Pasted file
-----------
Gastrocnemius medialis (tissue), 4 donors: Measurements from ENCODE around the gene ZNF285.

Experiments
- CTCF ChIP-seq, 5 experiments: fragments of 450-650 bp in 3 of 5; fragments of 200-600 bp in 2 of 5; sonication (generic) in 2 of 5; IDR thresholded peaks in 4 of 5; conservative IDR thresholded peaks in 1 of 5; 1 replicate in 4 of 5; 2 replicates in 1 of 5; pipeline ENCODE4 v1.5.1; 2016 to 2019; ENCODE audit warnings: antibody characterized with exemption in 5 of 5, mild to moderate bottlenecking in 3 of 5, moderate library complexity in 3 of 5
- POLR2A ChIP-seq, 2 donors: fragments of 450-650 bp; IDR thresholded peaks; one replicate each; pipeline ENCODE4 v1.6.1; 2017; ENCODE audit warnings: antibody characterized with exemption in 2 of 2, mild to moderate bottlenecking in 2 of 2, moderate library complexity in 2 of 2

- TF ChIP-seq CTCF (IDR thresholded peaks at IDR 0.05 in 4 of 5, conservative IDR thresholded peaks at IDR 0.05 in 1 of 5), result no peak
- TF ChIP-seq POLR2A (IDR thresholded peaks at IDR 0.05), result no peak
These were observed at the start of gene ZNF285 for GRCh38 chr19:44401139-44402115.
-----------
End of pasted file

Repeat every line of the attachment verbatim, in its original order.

Gastrocnemius medialis (tissue), 4 donors: Measurements from ENCODE around the gene ZNF285.

Experiments
- CTCF ChIP-seq, 5 experiments: fragments of 450-650 bp in 3 of 5; fragments of 200-600 bp in 2 of 5; sonication (generic) in 2 of 5; IDR thresholded peaks in 4 of 5; conservative IDR thresholded peaks in 1 of 5; 1 replicate in 4 of 5; 2 replicates in 1 of 5; pipeline ENCODE4 v1.5.1; 2016 to 2019; ENCODE audit warnings: antibody characterized with exemption in 5 of 5, mild to moderate bottlenecking in 3 of 5, moderate library complexity in 3 of 5
- POLR2A ChIP-seq, 2 donors: fragments of 450-650 bp; IDR thresholded peaks; one replicate each; pipeline ENCODE4 v1.6.1; 2017; ENCODE audit warnings: antibody characterized with exemption in 2 of 2, mild to moderate bottlenecking in 2 of 2, moderate library complexity in 2 of 2

- TF ChIP-seq CTCF (IDR thresholded peaks at IDR 0.05 in 4 of 5, conservative IDR thresholded peaks at IDR 0.05 in 1 of 5), result no peak
- TF ChIP-seq POLR2A (IDR thresholded peaks at IDR 0.05), result no peak
These were observed at the start of gene ZNF285 for GRCh38 chr19:44401139-44402115.